Kirkus Reviews

Illuminating stories about the everyday—self-image, problematic relationships, the need for love—marred only by Schmitt's unfortunate tendency to use heavy-handed irony in the stories' conclusions.

In the first story, "The Dreamer from Ostend," we meet an author, also the narrator, recently disappointed in love. Spending time in Ostend because he's attracted by the exoticism of the name, he meets Emma Van A, the elderly aunt of his landlady, who has spent all of her life among her thousands of books and whose direct experience of life seems limited. Her reading has been confined exclusively to the classics, her greatest literary love being Homer. To the narrator she begins to spin a story of her past, one more than a little tinged with an eroticism that seems out of keeping with her staid present. After exploring the thin line between fact and fiction, Schmitt doesn't leave his story tantalizingly ambiguous but instead clunkily confirms the existence of Emma's lover. In "Perfect Crime"—almost Hitchcockian in its plot—Gabrielle de Sarlat becomes convinced that her husband of many years can't possibly be as good as he seems. A "triggering" event brought about by a usually astute neighbor has persuaded Gabrielle that her husband is nothing more than a hypocrite hiding his numerous lovers, so she murders him. Although a witness to the crime exists, she's exculpated...but eventually realizes her mistake. "Getting Better" introduces us to Stéphanie, a nurse taking care of a handsome man who's been terribly injured in an accident. Stéphanie has never found herself attractive, but despite his blindness he convinces her she's beautiful based on her voice and her delicate scent. His flattery leads to a transformation.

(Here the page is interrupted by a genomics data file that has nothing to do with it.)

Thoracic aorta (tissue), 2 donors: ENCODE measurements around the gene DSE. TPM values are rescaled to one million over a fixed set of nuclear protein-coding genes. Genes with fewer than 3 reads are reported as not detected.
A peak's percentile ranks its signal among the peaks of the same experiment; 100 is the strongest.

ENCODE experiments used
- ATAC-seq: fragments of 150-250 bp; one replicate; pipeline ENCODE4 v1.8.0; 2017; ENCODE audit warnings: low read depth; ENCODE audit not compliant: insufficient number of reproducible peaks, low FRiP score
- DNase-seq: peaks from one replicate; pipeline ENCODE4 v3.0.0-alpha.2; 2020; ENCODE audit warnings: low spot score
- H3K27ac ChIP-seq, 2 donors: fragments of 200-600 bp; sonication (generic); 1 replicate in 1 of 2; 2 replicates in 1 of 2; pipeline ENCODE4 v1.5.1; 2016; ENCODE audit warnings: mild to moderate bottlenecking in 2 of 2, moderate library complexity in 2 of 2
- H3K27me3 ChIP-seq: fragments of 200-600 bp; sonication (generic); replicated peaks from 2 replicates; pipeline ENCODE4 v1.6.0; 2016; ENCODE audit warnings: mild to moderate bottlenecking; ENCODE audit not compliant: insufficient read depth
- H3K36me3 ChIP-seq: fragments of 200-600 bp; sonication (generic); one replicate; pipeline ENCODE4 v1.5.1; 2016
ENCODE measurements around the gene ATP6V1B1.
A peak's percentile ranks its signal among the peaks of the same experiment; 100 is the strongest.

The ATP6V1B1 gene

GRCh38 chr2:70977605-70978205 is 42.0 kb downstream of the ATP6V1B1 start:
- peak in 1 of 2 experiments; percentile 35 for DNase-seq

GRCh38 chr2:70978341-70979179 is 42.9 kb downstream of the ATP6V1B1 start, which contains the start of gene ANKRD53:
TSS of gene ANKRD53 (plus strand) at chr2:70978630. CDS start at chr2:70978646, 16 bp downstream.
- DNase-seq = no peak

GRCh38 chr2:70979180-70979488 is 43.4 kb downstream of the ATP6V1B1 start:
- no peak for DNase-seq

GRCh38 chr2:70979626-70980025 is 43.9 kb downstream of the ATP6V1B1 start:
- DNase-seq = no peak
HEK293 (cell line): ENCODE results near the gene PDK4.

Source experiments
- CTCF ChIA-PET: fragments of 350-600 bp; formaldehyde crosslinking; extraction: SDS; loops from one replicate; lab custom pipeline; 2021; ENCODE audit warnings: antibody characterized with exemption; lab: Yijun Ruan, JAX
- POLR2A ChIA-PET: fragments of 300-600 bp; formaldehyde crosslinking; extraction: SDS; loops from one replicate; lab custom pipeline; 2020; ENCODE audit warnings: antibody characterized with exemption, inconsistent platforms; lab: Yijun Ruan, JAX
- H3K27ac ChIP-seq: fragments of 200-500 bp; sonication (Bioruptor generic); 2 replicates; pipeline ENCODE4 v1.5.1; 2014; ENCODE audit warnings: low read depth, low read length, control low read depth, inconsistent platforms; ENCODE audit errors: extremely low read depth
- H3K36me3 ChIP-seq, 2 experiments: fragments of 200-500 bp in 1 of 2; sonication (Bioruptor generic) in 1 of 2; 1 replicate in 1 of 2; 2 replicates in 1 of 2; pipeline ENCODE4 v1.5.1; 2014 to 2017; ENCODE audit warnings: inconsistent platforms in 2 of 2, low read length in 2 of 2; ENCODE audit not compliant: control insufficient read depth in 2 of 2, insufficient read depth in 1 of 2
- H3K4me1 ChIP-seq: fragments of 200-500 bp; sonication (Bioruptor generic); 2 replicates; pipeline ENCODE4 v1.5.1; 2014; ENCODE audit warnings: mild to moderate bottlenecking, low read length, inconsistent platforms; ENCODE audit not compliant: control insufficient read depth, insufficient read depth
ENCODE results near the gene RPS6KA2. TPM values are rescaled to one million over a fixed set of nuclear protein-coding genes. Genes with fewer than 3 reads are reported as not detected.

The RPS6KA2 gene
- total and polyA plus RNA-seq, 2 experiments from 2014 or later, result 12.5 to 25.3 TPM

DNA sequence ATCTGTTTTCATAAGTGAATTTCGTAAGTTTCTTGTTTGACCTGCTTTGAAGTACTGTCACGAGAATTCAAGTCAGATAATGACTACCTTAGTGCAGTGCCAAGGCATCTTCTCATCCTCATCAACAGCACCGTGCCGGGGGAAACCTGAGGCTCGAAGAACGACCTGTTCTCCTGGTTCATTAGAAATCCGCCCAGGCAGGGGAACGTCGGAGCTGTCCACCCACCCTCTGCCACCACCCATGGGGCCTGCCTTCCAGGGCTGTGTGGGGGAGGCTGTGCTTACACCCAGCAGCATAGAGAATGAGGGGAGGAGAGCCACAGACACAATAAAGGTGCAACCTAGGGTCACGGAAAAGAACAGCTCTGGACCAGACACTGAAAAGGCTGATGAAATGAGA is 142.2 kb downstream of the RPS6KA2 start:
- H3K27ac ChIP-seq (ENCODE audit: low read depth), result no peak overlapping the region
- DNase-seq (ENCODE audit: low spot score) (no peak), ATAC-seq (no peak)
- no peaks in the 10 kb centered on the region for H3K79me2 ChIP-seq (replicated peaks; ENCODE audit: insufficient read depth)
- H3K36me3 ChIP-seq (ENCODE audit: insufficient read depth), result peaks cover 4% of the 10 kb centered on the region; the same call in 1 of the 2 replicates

While all of Schmitt's stories are well worth reading, when an ironic conclusion becomes predictable (à la O. Henry), it subverts its own desire to surprise.

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Product Details

  • ISBN-13: 9781609459901
  • Publisher: Europa
  • Publication date: 8/31/2010
  • Sold by: Penguin Group
  • Format: eBook
  • Pages: 224
  • File size: 763 KB